San Quentin is still on many great musicians’ “must” list of places to perform. Queens of the Stone Age, Queeny King and Deadsy are now among the legends such as Johnny Cash, Carlos Santana and Metallica that have rocked the prison.
The Nov. 16 rock concert was the final leg of the “Villains World Tour 2018” for the Queens of the Stone Age. Villains is the name of the band’s latest album. The band just returned from Australia.
Prisoners filed into the Protestant Chapel by the hundreds, anticipating the powerful guitar riffs and a spectacular lighting show.
Many prisoners had to be turned away due to overcrowding.
Prison staff and administrators, including Warden Ron Davis, were in attendance.
“The prison system isn’t something that’s talked about very much, especially after the sentencing,” said Josh Homme, the band’s founder and lead singer. “I grew up listening to Johnny Cash. I can’t imagine how much light was shined on San Quentin by Cash doing that album.
“It was good for all sides. The inmates, the guards, everybody. So it feels, quite honestly, an honor to come here and play for you guys,” Homme added.
The band’s music was a dark pleasure. It sounded like your favorite vampire movie soundtrack. It was a mixture of soft rock, hip hop and trance music, with a hint of metal.
The band performed in a ray of red fluorescent lights that added to the vampire twilight feel for the concert.
Their song “Winter Time” had a soft thumping baseline with the mood of a vintage ’80s classic. Homme crooned “You live till you die,” sending the large crowd to its feet, drawing energetic whistles and devil horns from the hands of the incarcerated fans.
They performed “Go with the Flow” off their 2003 gold album, Songs for the Deaf. The song is also featured on the video game Guitar Hero.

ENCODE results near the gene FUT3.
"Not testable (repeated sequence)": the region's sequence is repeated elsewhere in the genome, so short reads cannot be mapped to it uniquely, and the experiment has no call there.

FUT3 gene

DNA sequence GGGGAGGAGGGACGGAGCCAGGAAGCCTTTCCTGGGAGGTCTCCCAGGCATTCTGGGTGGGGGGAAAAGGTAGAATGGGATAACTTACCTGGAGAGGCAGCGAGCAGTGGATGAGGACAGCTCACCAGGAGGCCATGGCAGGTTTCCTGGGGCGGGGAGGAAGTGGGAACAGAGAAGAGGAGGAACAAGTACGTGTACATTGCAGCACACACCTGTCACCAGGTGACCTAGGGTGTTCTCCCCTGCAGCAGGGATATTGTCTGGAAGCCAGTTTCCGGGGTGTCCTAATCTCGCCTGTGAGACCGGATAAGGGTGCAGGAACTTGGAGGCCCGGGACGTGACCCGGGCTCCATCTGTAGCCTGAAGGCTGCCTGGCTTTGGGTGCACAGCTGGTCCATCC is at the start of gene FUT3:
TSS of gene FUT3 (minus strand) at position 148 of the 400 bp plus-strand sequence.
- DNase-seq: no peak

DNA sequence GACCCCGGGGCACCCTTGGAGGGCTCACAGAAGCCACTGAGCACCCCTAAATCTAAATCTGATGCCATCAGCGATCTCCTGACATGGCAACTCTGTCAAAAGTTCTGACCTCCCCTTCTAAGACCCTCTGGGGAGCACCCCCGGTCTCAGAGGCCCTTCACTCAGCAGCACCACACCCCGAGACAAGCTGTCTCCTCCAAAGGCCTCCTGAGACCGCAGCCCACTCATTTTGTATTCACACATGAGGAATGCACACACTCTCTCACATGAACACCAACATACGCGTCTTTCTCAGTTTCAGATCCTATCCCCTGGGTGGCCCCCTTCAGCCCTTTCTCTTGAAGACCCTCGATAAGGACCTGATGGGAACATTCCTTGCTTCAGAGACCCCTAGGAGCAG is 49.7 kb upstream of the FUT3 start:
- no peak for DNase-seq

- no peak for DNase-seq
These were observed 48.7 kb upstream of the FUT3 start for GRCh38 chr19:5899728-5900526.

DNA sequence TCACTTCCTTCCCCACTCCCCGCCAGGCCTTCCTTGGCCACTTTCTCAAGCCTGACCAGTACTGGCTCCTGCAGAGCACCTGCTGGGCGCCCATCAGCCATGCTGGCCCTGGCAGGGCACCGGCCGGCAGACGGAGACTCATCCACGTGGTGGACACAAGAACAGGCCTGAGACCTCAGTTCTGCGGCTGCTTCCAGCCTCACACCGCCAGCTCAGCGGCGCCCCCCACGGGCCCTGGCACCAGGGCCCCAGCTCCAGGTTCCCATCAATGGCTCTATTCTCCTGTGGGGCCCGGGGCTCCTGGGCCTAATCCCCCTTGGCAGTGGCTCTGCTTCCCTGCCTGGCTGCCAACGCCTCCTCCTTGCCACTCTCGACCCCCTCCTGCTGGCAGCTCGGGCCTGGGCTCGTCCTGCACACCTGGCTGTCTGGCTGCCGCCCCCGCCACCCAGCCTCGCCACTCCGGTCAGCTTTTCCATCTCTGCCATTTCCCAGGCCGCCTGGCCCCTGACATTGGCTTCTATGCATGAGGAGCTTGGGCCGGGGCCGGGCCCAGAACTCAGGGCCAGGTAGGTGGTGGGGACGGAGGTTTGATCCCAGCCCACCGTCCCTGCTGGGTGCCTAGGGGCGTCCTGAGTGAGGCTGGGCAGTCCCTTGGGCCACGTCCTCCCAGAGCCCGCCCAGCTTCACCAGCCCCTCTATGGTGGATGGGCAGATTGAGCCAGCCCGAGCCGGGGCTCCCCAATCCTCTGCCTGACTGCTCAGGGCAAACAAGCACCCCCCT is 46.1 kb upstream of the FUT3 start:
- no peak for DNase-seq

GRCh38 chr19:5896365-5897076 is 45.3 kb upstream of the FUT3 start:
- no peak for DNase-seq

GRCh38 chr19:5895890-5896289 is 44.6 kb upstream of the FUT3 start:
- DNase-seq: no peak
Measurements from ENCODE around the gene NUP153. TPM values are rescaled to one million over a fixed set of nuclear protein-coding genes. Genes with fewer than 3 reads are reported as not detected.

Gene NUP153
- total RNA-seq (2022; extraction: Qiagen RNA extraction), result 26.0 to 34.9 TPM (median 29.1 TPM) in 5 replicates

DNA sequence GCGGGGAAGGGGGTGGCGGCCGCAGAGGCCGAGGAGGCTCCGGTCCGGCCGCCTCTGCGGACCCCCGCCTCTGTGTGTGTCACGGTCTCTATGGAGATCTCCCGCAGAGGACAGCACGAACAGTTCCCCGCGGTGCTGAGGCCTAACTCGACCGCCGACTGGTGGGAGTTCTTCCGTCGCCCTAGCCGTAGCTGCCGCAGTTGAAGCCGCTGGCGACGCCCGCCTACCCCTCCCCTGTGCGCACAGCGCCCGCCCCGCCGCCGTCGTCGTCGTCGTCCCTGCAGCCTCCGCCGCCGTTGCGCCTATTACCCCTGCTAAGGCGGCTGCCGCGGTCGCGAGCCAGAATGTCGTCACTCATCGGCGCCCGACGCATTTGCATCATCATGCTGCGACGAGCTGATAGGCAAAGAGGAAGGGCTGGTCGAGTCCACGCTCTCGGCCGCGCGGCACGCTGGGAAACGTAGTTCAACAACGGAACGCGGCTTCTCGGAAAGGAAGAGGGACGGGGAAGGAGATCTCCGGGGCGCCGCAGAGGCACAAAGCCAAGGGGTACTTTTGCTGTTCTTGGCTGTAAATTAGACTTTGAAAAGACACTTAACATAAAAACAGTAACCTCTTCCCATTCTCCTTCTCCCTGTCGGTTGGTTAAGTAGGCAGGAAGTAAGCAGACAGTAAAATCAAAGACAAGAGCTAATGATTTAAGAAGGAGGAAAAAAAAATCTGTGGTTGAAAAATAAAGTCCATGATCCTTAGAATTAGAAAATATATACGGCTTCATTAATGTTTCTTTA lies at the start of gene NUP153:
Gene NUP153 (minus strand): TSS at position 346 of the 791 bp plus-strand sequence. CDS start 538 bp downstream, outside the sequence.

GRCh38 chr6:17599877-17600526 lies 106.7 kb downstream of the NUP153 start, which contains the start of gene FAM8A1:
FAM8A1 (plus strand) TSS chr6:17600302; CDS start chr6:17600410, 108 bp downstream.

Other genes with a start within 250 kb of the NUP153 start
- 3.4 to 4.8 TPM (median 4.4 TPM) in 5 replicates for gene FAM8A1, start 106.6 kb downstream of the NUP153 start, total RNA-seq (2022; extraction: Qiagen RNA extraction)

One of the personal moments for Homme at San Quentin was seeing a childhood friend, Bruce Fowler, a known prison artist. Both men grew up in the Palm Desert area.
“Seeing Bruce was absolutely incredible,” Homme said. “I mean, the surprise of that was wonderful for me. Because that’s a piece of home here for me.
“I’ve had my own troubles in my life and I understand the thin blurry line between being out on the streets and finding yourself in a situation—it really doesn’t take that much,” Homme added. “I’ve been there and I understand that, but I would say this: wisdom comes from experience and experience comes from bad decisions.”
The band consists of Troy Van Leeuwen, Michael Shuman, Dean Fertia, all guitarists and backup vocalists. Jon Theodore is the drummer. The band rocked the crowd with “The Way You Used to Do” and “The Evil Has Landed” from the Villains album.
Homme’s polished vocals blended superbly with the frantic drumming of Theodore and the guitarists’ high and low riffs. Their stellar playing inspired continuous standing ovations. One inmate even yelled “You got me going ‘White girl crazy’ out here.”
To end the band’s 45-minute set, they sang “San Quentin” to pay tribute to Johnny Cash’s iconic 1968 concert at the prison. The crowd exploded, showing appreciation for both these legends of rock.
“We have a relatively dark style of music, but it’s very personal, very emotional. That being said, I just hope I brought a little light. Just a little bit of light,” Homme said. “In all honesty, I’ll probably take more away than I’ll be able to give.”